I can see the future. I see the beauty God is bringing out of the ashes. I see the work He has started and I am so excited about what God is about to do in this precious life. I can see how this crisis of belief is about to give way to a faith that has been tested, that has been through the fire of purification. I know He is good. I know He is up to something. I know…

But until then, I cling to my faith. I cry with my precious loved one. I carry his pain. I beg God to do what only He can do, to do something so amazing that it could only come from the God of the universe.

And I cling to scripture, to His word that tells me His ways are higher than my ways. That all things work together for good. That He is the giver of good gifts. That we are His precious, dearly loved children. That God is faithful to do what He says He will do. That He sees our tears and holds them in His hand. That He hears our prayers and answers them. That He will set all things right and one day have us back on our feet for good.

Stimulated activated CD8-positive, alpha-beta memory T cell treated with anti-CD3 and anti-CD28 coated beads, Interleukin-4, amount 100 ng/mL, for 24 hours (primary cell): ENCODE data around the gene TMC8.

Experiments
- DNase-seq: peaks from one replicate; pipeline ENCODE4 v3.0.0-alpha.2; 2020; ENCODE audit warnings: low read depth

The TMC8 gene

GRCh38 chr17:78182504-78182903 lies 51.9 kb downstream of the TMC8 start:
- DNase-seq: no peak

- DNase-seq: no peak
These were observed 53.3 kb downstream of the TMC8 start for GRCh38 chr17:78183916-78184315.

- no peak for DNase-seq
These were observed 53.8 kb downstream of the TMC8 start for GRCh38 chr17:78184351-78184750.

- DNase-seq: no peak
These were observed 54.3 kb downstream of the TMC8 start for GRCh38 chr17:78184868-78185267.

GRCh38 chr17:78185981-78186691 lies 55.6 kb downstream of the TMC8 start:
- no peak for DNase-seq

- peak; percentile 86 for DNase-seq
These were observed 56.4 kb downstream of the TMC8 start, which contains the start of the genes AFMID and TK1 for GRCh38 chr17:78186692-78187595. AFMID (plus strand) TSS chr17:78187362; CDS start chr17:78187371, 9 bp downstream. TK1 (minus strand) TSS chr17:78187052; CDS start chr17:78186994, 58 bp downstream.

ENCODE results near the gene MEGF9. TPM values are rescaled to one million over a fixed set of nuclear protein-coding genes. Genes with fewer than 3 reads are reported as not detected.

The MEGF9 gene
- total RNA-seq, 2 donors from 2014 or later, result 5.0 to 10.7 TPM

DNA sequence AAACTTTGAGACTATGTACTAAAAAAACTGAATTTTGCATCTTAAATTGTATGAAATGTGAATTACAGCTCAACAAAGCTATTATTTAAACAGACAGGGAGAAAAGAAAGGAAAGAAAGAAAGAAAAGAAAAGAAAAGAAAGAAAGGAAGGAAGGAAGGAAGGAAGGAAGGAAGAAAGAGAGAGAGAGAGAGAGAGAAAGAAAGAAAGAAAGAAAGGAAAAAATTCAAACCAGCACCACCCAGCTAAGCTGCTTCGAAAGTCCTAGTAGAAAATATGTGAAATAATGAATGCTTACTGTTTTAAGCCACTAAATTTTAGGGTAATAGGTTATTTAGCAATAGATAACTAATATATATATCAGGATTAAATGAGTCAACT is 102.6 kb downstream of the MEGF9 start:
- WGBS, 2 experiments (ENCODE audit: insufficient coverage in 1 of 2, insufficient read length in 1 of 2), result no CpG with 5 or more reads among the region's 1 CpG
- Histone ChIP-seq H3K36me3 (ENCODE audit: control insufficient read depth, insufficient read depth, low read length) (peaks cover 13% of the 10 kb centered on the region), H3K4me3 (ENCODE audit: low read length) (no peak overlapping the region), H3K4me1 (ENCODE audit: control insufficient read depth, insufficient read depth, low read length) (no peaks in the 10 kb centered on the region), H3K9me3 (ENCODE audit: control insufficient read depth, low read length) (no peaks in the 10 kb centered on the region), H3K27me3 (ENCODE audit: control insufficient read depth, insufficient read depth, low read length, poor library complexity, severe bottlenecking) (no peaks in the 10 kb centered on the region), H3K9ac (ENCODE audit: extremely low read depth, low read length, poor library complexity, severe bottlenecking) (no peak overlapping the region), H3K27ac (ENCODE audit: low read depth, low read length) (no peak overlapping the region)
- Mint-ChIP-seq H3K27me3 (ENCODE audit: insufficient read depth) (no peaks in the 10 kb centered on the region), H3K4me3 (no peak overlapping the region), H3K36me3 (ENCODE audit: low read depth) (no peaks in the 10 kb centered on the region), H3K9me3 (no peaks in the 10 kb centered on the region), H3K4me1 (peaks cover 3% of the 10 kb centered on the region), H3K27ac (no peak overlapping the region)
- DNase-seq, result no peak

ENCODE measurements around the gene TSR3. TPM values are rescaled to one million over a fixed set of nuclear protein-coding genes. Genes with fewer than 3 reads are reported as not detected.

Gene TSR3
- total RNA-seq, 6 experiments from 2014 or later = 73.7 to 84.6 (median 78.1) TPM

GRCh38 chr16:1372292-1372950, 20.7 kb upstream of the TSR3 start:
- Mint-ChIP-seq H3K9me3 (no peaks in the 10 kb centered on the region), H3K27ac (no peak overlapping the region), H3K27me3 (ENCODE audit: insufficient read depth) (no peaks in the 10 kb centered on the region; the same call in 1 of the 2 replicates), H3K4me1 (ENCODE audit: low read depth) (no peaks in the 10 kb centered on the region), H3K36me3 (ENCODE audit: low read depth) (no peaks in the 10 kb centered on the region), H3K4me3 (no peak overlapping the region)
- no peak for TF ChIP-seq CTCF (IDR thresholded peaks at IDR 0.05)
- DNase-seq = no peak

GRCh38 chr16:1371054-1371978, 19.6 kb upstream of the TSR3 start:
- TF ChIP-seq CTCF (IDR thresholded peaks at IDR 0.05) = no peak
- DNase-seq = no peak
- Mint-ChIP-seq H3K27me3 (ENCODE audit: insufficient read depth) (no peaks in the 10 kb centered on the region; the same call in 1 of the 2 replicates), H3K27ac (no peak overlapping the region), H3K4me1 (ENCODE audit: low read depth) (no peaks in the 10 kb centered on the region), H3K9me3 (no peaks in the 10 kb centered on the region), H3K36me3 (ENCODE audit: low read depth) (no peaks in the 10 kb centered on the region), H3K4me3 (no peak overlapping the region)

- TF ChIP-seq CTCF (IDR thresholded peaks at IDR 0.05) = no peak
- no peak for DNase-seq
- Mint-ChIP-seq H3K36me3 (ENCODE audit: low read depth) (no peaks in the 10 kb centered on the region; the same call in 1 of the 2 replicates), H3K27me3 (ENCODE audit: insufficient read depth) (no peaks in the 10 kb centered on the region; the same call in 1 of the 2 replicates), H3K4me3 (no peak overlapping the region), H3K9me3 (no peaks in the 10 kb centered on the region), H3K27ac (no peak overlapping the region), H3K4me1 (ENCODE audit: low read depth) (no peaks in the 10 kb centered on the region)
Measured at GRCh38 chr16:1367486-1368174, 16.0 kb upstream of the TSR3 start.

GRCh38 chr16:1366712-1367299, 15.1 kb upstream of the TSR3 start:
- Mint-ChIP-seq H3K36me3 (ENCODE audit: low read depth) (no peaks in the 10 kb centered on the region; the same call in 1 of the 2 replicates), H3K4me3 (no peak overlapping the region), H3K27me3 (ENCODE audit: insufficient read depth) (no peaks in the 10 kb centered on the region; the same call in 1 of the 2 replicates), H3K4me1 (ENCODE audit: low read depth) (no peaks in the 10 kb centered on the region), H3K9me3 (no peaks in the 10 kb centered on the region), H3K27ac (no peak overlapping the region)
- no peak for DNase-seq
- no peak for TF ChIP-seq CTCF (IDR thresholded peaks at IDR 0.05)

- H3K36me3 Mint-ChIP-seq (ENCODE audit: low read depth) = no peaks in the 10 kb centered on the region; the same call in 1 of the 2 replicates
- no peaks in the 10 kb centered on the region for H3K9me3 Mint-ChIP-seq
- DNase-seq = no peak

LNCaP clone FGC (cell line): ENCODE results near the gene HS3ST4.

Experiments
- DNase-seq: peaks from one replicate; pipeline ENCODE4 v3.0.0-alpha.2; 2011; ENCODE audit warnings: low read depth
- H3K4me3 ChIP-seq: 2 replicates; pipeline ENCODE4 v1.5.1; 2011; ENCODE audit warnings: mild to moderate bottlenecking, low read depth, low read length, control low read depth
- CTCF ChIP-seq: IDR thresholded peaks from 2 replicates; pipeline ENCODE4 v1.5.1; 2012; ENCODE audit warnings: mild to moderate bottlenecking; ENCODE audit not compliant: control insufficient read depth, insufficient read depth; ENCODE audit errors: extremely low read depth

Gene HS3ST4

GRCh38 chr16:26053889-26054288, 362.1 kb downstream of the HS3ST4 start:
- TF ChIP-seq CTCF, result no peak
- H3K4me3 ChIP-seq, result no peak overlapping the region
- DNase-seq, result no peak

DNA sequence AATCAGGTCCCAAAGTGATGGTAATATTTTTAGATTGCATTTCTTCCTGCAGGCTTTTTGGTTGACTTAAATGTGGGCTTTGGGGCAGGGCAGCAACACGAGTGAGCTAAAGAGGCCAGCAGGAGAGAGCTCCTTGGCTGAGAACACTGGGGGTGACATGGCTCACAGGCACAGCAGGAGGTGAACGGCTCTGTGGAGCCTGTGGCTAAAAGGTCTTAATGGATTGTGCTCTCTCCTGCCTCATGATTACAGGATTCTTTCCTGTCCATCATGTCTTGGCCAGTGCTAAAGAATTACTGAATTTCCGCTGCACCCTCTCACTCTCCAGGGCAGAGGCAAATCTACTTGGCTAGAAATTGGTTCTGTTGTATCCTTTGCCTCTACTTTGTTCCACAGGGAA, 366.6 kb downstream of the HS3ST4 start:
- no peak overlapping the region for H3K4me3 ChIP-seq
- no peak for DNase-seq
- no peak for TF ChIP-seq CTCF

I know that’s been my experience in the trials of this life. And if I know my God, He will come through again.

Will you pray with me?

Father, we read of your goodness and grace, your mercy and love. We read that you lavish those you love with your good gifts, coming down from the Father of heavenly lights who does not change like shifting shadows. But sometimes. Sometimes you seem so distant, so silent. Sometimes you see so cruel, so unloving. Sometimes in our humanity we simply can’t make sense of the pain we experience in this life. Help us. We don’t need to understand, but we need you. We need your presence. We need your peace. We need your healing touch. We need to see your faithfulness. Open our eyes to your work around us, to see the blessings that abound. Give us eyes to see the little ways you care for us. Look deeply at our hearts and see that we long to be closer to you, to experience you in all of your fullness. Honor our hearts. Honor our desires. Draw near to us as we beg to draw near to you. Only you, Lord, can take our crisis of belief and use it to take us deeper in our faith, to a deeper trust in you. We are yours. Do what only you can do…in us and through us.